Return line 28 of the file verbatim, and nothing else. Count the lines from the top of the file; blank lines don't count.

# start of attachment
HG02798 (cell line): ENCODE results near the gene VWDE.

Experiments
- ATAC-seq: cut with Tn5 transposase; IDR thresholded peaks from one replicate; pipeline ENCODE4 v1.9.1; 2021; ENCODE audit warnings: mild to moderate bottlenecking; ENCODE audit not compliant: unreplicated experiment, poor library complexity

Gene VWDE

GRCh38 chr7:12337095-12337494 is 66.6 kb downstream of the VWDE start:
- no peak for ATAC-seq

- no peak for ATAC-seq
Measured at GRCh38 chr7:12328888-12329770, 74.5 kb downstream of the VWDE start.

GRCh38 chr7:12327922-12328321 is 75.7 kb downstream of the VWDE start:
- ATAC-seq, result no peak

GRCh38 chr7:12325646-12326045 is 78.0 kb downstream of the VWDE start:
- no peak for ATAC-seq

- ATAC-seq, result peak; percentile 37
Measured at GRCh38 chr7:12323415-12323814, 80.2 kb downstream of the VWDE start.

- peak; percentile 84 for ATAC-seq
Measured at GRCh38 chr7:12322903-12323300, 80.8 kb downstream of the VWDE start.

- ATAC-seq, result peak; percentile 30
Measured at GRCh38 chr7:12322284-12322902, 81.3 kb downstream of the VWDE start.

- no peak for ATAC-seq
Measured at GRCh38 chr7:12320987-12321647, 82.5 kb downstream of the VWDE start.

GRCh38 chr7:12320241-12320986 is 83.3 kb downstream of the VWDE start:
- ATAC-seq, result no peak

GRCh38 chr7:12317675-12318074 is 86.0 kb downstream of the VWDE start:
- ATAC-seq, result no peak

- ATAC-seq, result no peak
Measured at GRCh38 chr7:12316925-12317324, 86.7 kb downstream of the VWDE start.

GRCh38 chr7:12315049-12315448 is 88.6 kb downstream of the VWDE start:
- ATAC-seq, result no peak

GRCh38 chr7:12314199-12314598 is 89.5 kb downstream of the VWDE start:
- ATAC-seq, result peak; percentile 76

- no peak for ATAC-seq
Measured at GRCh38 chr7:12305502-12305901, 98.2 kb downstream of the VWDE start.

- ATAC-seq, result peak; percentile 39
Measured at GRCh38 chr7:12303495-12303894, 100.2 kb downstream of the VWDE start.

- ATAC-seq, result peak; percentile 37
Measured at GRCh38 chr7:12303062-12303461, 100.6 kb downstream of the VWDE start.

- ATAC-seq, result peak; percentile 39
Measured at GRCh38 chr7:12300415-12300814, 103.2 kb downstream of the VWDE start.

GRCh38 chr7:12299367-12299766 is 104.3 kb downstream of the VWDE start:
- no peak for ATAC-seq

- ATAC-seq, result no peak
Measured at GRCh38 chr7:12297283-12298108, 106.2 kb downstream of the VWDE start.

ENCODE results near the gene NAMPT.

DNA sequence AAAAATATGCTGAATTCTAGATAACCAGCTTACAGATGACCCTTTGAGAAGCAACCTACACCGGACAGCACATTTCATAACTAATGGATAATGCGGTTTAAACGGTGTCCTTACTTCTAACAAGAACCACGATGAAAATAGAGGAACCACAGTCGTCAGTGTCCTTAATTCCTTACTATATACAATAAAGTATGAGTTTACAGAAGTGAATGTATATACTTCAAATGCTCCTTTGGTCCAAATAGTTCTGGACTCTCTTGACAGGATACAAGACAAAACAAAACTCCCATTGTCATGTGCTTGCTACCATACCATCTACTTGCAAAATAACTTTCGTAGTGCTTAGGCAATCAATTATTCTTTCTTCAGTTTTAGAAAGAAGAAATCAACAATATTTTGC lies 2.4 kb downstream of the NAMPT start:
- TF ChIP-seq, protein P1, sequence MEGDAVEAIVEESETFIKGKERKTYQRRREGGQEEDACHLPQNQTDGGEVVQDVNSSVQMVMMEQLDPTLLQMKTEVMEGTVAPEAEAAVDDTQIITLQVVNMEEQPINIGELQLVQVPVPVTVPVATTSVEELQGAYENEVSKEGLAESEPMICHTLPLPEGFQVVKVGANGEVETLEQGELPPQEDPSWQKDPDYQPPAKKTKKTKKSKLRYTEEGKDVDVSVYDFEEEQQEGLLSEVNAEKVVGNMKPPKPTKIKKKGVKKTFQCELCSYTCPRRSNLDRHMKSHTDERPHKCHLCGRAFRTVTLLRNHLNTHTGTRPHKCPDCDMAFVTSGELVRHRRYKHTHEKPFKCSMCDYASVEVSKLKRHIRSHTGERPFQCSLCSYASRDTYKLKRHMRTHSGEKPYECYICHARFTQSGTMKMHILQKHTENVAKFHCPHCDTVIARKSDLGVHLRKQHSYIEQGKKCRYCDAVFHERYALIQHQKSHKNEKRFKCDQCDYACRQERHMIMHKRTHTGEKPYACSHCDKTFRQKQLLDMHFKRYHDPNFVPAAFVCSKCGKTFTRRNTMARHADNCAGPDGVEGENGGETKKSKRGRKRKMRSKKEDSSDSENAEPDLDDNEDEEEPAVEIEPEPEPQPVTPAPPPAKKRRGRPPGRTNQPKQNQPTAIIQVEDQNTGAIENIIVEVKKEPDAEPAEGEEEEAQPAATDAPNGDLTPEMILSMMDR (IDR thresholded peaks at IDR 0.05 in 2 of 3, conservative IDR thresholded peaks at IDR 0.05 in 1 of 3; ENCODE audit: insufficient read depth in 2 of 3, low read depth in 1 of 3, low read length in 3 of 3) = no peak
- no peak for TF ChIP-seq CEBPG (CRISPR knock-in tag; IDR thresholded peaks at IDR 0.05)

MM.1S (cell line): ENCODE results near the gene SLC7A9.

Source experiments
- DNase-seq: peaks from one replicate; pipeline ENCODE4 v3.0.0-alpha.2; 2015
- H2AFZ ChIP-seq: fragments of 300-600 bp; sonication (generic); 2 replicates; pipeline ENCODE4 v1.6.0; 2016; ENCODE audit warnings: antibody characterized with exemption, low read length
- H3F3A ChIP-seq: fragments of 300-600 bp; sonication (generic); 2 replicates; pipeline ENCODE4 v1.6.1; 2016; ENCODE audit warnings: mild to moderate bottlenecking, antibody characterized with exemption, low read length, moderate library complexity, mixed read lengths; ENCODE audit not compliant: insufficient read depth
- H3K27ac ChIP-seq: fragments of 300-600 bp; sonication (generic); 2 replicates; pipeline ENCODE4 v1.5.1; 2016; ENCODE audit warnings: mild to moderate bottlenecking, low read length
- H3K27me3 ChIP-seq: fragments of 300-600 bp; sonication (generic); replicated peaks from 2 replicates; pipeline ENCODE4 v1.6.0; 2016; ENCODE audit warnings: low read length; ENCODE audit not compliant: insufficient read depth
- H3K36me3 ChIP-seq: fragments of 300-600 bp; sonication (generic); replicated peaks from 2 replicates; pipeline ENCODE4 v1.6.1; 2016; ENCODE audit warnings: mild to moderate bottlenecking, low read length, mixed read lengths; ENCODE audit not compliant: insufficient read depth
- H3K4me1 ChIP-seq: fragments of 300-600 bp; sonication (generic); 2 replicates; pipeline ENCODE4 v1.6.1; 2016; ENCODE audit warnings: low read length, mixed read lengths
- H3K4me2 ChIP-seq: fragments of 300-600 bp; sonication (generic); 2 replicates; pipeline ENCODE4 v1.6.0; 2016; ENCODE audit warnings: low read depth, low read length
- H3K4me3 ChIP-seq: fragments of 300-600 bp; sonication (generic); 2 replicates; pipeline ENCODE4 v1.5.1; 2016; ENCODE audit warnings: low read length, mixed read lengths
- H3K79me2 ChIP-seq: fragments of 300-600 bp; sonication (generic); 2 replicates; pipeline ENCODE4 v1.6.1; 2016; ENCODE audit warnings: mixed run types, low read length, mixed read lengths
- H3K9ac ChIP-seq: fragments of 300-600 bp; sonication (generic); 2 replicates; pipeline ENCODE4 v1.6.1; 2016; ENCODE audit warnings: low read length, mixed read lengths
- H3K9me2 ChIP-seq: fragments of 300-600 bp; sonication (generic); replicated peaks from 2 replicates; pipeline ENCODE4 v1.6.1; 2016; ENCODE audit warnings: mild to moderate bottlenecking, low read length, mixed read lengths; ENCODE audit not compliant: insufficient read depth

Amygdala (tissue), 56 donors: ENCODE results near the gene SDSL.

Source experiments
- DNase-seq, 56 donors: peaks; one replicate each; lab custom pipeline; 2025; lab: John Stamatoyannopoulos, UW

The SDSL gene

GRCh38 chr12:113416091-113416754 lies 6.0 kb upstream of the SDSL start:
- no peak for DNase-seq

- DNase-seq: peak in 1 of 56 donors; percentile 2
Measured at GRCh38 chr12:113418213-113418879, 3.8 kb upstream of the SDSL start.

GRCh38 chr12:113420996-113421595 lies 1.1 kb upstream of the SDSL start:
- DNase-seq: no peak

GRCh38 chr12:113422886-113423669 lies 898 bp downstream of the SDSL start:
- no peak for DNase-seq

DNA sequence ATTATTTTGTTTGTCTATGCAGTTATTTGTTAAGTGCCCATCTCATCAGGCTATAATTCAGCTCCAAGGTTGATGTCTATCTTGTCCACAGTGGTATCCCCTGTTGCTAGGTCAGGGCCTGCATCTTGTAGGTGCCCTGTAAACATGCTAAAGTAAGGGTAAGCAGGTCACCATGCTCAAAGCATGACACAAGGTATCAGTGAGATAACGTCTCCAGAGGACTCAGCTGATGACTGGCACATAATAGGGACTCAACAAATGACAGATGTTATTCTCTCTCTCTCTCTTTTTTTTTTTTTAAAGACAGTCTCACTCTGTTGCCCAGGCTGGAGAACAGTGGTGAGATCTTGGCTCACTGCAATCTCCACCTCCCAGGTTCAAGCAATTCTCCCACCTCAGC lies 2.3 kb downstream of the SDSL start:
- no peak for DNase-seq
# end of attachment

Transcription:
- ATAC-seq, result no peak